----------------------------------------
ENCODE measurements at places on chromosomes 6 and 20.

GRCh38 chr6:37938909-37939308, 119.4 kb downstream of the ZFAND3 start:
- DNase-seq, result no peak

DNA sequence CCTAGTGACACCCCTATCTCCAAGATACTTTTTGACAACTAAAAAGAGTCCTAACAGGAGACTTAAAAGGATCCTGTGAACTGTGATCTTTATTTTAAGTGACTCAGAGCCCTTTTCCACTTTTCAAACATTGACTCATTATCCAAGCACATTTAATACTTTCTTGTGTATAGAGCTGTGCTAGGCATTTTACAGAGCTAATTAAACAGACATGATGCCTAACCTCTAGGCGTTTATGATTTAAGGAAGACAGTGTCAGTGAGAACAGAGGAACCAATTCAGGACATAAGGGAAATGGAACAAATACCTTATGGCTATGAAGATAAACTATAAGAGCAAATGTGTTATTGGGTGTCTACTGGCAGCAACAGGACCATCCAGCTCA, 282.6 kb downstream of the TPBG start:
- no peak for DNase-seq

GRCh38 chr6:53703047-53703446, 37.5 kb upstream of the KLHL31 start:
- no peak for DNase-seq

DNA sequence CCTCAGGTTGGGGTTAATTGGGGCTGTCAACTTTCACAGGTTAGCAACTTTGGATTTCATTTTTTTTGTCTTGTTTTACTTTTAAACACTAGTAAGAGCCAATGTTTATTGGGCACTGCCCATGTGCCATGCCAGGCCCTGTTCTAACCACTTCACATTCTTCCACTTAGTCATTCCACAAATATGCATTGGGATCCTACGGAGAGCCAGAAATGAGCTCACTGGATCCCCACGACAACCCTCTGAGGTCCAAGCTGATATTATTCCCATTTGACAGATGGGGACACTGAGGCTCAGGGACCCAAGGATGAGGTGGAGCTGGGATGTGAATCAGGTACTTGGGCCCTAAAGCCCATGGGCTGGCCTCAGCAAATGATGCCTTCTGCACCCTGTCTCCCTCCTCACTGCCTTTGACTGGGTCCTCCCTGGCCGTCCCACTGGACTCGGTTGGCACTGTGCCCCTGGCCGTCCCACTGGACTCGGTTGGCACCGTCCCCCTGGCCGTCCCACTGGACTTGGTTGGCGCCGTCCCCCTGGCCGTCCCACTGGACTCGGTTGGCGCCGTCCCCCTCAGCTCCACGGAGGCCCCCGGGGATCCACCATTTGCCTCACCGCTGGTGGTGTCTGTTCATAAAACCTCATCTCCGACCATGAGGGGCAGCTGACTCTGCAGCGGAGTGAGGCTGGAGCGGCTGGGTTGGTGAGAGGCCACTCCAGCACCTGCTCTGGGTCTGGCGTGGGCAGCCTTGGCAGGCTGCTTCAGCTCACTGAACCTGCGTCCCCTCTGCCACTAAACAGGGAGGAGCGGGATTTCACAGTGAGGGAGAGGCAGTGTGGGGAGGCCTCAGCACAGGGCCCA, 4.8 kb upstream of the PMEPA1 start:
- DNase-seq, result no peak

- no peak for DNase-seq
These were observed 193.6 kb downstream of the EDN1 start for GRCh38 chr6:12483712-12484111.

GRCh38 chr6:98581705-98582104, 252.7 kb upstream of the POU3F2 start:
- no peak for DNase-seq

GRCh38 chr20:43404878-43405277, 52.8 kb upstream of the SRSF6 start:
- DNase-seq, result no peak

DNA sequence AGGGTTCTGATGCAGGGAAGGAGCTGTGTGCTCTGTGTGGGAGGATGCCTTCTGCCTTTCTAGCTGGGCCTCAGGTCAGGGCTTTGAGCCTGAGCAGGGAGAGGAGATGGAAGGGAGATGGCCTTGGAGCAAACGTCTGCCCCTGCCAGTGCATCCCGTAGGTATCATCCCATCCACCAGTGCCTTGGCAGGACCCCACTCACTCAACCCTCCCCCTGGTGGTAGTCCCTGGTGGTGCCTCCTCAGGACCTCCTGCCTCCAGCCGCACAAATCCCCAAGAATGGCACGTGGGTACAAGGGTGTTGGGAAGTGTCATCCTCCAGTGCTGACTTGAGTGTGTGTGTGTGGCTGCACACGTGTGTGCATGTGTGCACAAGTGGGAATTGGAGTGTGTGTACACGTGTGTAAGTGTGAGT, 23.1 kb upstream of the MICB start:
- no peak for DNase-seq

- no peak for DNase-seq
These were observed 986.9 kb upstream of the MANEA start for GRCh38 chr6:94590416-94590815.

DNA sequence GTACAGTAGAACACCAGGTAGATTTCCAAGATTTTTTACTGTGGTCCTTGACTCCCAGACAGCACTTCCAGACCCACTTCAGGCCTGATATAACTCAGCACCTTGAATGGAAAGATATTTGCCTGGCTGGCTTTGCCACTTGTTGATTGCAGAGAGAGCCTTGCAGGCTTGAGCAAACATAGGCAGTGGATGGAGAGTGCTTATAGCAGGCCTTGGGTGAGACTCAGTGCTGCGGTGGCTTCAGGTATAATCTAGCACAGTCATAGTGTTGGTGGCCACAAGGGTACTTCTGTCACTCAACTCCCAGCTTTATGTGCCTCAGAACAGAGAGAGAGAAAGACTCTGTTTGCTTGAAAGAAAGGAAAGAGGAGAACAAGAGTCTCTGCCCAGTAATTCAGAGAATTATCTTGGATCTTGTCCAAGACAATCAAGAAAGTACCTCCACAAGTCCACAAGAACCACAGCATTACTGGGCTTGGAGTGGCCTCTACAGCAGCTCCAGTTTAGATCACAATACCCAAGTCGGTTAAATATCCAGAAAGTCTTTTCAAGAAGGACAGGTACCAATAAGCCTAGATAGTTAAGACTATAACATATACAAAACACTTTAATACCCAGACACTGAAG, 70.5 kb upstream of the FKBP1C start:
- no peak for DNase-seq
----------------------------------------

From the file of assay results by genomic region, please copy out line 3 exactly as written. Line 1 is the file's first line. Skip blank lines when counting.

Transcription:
- DNase-seq, result no peak